Around this time last year, Lucy Kellaway wrote in the Financial Times that not responding to emails “breeds insanity”. “Grow up, no response is also a response,” one reader commented.
This may be true, but it’s no way to do business. Last year, I was engaged in advanced negotiations with a big management consultancy – until, suddenly, the firm’s talent development partner stopped all contact. He proverbially disappeared. “Leave it,” a friend at that firm advised. “He is frustrated that you call too much.” Is this some sort of a joke? What definition of professionalism does this man operate to? If no response is also a response, then by this logic we should not bother with explanations all around. Why cancel a meeting? If you did not show up, it’s clear that you were busy elsewhere. Or call in sick? If you did not come to the office, something more important must have come up.
This is not to say that the only way to be professional is to reply to everything. When I was head of investor relations at a large financial services company, my contact details were on this company’s website for the world to see. Each day, I received about a hundred emails and calls: people asking for telephone numbers, directions to the office, money, life advice. I simply hung up. This is what I also do with PPI cold calls and random LinkedIn contact requests. However, not responding to emails and phone calls from someone who reasonably expects an answer from you is equivalent to walking out mid-sentence during a physical conversation. It just should not be done.
The best thing that I have learned from my career in investor relations – apart from not putting the same banalities into the investor presentation one reporting season after another – is the importance of a “holding statement”. In other words, do not greet questions from the City with dead silence until you figure out what to say. Instead, acknowledge the interest and indicate when you are likely to answer. Otherwise, be prepared for a few routine queries to accelerate into an agitated barrage of calls and emails very quickly.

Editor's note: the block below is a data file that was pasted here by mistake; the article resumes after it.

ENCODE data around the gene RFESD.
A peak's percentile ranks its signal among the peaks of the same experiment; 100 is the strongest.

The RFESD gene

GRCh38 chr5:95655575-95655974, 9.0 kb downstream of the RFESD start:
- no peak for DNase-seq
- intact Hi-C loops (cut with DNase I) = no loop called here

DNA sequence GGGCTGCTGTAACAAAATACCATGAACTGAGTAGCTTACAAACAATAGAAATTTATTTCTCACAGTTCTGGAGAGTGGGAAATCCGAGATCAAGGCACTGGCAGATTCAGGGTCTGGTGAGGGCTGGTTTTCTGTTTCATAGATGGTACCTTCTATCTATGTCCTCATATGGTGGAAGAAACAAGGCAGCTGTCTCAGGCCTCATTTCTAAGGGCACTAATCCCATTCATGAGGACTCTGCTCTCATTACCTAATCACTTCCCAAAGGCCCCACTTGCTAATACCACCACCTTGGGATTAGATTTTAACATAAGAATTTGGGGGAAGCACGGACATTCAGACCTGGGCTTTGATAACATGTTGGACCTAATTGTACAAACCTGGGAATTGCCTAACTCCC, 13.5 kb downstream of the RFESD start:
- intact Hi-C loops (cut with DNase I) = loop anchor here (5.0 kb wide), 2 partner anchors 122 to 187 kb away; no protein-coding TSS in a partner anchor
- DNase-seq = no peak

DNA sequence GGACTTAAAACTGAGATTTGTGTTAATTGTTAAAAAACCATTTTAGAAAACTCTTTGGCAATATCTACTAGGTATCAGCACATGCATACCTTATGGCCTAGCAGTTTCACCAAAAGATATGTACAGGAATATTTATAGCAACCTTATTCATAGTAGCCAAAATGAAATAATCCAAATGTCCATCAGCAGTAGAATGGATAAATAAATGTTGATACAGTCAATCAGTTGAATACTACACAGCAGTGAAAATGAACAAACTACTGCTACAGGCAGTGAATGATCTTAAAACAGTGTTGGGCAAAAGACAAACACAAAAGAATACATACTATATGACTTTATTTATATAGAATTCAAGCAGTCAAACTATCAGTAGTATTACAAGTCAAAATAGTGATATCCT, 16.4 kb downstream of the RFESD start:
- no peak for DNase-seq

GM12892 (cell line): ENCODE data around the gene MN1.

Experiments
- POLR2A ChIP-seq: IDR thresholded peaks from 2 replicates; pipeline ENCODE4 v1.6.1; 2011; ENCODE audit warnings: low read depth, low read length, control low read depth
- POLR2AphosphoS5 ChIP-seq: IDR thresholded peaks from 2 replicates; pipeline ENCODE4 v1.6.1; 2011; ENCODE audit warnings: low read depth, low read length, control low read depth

And this principle applies to any business interaction. Why leave someone in limbo, wondering and guessing, when it is entirely in your power to send a simple response? “We need another month to decide,” for example, or “we chose to work with someone else”.
And once left in limbo, how many times should you attempt contact again? This varies: one of my clients got annoyed when I followed up with her a year later; whereas another forgot about me two months after we had met and engaged someone else. “You should have reminded me earlier,” she said at the time. But in general, persistence works: my column in this paper would have appeared less often had I not been consistently wearing the features editor out; and many crucial business meetings that I managed to secure in my career were the result of trying again and again and eventually catching people at the right time.
And if someone at the other end – someone who had made you travel for an interview or write a proposal, or someone who enthusiastically shoved his card in your hand urging you to get in touch – does not respond and gets “frustrated”, it is really their problem. There are many quick and elegant ways to say “no” or “not now”, and dodging contact in this case is not a sign of being too busy – it’s cowardly and unprofessional.